The U.S. dollar fell sharply versus major currencies Thursday, with bears taking the Federal Reserve’s reassurance that it won’t be soon tapering its bond purchases as a green light to sell the currency.
“The latest blow to the dollar came from the Fed, which vowed not to touch policy even if the outlook for the U.S. economy brightens as it now expects,” said Joe Manimbo, senior analyst at Western Union Business Solutions.
Weakness also reflected rising expectations that Washington lawmakers will finally agree on an economic rescue package that’s seen as necessary to shore up a sagging recovery, he said.
The ICE U.S. Dollar Index
which measures the currency against a basket of six major rivals, slumped 0.7% to 89.828, trading below 90 for the first time since April 2018. It’s down 6.8% so far this year.
Moreover, the index has dropped nearly 13% since March, when it spiked to a more-than-three-year high as the COVID-19 pandemic plunged the U.S. economy into recession and sparked a bout of chaos in financial markets, driving global investors into the safety of the world’s reserve currency.
The dollar’s selloff on Thursday was broad:
- The euro EURUSD, the most heavily weighted component of the DXY, rose 0.6% to $1.2270, hitting its highest level versus the dollar since April 2018. For the year to date, the shared currency is up more than 9%.
The dollar fell to a more-than-three-year low versus the Japanese currency
declining 0.4% to ¥103.07.
The British pound
was up 0.5% at $1.3575, its highest since April 2018.
Currencies that typically rally in line with equities, commodities and other assets perceived as risky were doing just that, with the Australian dollar
and the New Zealand dollar
each up 0.6% versus their U.S. counterpart. The dollar was off 0.1% versus the Canadian dollar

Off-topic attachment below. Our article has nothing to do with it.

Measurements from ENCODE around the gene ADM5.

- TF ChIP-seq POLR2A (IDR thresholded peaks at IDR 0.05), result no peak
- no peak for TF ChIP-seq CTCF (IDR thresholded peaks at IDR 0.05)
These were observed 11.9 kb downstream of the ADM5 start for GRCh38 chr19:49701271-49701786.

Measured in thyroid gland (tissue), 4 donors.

A falling dollar is typically seen as a positive for U.S. and global equities as well as the world economy. It’s also seen as the potential missing ingredient for a bullish turnabout in commodities priced in the dollar.
The Fed, in its last policy meeting of 2020, on Wednesday reassured investors the central bank would maintain its easy monetary policy stance, including its bond-buying program, until the economy shows “substantial progress” toward recovering from the damage inflicted by the virus.
Fed Chairman Jerome Powell, in his news conference, indicated the central bank wouldn’t be hasty in unwinding its monetary stimulus measures even though the central bank’s economic forecasts appeared a bit more upbeat than previous iterations.
“The FOMC’s dot-plot looked hawkish…Mr. Powell’s comments were anything but,” wrote Kit Juckes, global macro strategist at Société Générale, referring to the individual rate forecasts produced by members of the policy-setting Federal Open Market Committee.
Of course, other central banks are also employing extraordinary measures aimed at supporting their economies. And while a weaker dollar is viewed as generally positive for the U.S. and global economy, it’s been a source of consternation for some rivals, including the European Central Bank.
But an important part of the tale centers on interest rates — particularly the differential between yields on bonds in the U.S. and elsewhere. While Treasurys still yield more than, say German government debt, that differential has shrunk, reducing the incentive to hold U.S. paper and weakening a source of support for the dollar.
The spread between U.S.
and German two-year yields
has narrowed from 215 basis points, or 2.15 percentage points, to around 90 basis points this year, noted Mark Haefele, chief investment officer for UBS Global Wealth Management.
Dollar weakness “also reflects the improved prospects for more pro-cyclical currencies amid recent positive vaccine news and a corresponding decline in demand for safe-haven assets,” he said, in a Thursday note, referring to the dollar’s tendency to find support during periods of turmoil.
“Meanwhile, the prospect for further U.S. fiscal stimulus, with Congress continuing to debate the details of a $900 billion COVID-19 aid bill, is likely to keep U.S. indebtedness in focus, adding to pressure on the greenback,” Haefele said.
Add in improving prospects for a trade deal between the European Union and the U.K., a compromise last week that unblocked the path to a $2.2 trillion EU recovery fund, and the continued rollout of COVID-19 vaccines and the stage is set for the dollar to keep falling, Juckes wrote.
“The only problem is that it’s falling too fast,” he said, noting that SocGen’s fourth-quarter euro forecast put the shared currency at $1.27, around 4% above its current level. The euro has risen around 3% in the last month alone.